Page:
What is greenwashing?
Coined by environmentalist Jay Westerveld, greenwashing refers to the practice of 1) falsely or deceptively advertising an organization’s environmental efforts, 2) spending more resources to promote how green an organization is than were invested in actual environmental efforts, and/or 3) relying on tokenistic actions. Greenwashing is essentially a deceptive strategy to make an organization appear greener than it actually is.
In the 1990s, consumers were beginning to lean towards greener products. To attract more customers, companies began to claim that they sell green products or do other environmentally-friendly projects, sometimes more than they should. For example, a car company would promote their hybrid Escape SUV as green but later be revealed as one of the worst concerning carbon emissions.
Although the term gained popularity in the 1990s, greenwashing was already happening before that. For example, an oil company would release a series of expensive TV and print ads to showcase a wildlife protection campaign they were doing. They wanted to position themselves as a green company, but at the same time, they were violating the clean air act, the clean water act, and polluting wildlife refuges. It would also be speculated that the ads cost way more than the wildlife campaign. That company selectively disclosed the goods but hid the uglies. Some estimated they spent more resources on promotion than actual efforts.
Tokenism is also an aspect of greenwashing. If a company’s efforts only address a trivial aspect of a larger problem without further change or actions, they risk greenwashing. For example, a bottled water company may invest in better recycling technologies while continuing to exploit scarce drinking water resources and while still using plastic bottles.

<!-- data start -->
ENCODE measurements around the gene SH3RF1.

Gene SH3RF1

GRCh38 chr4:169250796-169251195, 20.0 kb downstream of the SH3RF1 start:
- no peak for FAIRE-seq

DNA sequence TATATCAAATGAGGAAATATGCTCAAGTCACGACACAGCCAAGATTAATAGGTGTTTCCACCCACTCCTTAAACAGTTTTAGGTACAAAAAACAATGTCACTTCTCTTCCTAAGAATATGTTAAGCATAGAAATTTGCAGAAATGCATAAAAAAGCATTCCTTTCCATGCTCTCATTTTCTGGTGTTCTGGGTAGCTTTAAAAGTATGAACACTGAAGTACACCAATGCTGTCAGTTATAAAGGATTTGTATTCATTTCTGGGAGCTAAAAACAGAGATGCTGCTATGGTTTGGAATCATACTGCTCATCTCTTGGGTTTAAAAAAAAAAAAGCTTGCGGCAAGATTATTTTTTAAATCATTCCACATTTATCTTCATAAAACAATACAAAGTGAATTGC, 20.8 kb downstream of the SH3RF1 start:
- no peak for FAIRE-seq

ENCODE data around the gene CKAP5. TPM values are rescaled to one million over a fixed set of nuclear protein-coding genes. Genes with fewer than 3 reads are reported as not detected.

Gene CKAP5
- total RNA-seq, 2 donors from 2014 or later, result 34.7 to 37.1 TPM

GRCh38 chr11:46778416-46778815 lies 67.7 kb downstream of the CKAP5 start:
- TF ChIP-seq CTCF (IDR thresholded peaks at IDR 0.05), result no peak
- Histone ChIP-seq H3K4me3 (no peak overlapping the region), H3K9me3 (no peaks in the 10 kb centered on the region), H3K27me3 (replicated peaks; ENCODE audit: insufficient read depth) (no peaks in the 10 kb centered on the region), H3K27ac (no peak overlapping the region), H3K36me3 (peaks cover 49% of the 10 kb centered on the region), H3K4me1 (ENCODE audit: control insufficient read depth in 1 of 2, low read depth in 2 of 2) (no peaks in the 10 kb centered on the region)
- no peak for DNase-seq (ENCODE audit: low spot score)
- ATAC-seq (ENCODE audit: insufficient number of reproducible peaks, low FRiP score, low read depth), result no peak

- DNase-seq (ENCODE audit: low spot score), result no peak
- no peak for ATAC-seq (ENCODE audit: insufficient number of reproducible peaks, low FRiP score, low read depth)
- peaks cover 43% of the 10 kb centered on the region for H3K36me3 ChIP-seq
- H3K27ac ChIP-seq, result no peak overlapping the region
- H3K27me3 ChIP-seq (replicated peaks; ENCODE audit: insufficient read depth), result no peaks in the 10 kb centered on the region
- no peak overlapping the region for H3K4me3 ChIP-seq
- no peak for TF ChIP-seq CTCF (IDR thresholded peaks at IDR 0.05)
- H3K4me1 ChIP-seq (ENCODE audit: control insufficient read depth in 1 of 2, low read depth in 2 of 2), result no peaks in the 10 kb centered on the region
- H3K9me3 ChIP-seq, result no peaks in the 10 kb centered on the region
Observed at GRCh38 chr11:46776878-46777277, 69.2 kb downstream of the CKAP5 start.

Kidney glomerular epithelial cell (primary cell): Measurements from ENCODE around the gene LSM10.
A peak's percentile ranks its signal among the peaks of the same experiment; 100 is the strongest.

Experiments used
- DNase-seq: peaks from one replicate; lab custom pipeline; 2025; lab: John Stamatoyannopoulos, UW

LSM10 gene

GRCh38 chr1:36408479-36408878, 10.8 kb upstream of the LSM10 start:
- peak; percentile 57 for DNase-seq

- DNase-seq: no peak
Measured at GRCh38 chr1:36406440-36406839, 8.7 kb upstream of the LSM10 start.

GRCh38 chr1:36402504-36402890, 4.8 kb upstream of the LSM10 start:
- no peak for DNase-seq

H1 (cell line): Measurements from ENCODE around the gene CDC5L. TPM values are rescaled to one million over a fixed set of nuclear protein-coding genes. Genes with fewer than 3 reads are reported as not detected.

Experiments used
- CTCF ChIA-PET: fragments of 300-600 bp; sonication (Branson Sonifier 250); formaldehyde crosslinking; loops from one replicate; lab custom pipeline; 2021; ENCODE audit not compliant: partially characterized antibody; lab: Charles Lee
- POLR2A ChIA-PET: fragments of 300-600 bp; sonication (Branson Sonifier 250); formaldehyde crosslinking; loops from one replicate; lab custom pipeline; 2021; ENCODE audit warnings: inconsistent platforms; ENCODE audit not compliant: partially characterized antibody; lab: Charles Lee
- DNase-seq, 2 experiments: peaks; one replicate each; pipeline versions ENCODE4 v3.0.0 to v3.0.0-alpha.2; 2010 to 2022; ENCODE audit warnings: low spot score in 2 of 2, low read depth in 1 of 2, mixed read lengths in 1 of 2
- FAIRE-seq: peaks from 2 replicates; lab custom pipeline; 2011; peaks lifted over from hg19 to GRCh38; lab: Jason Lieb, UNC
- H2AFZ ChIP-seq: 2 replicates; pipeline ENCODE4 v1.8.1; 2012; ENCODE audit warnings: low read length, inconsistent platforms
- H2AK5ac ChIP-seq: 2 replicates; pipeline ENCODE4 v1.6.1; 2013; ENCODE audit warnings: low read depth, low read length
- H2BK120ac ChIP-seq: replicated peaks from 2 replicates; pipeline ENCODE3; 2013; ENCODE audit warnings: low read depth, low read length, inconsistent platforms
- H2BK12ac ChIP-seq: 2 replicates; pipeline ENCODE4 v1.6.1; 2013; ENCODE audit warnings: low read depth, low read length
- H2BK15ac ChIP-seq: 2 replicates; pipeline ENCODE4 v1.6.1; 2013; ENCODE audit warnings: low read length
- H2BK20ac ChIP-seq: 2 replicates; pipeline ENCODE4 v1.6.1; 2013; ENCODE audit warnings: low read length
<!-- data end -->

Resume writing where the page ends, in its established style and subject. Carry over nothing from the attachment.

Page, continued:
How to catch greenwashing?
One way to catch greenwashing is to know what is truly happening within an organization and/or the production process. Two common ways to assess the organization and/or the product are 1) inventory reporting and 2) impact quantification. With inventory reporting, we want to know the environmental metrics of a company. For example, carbon emissions, water usage, etc. With impact quantification, we want to measure the environmental impact an organization or product has made. Truthful ESG reporting can also give insights into the green performance of an organization, but it is not without fail. Check out our previous article on ESG to find out why.
We have more about greenwashing to come, including actionable tips for companies to do better if they want more than just empty green claims. Stay tuned!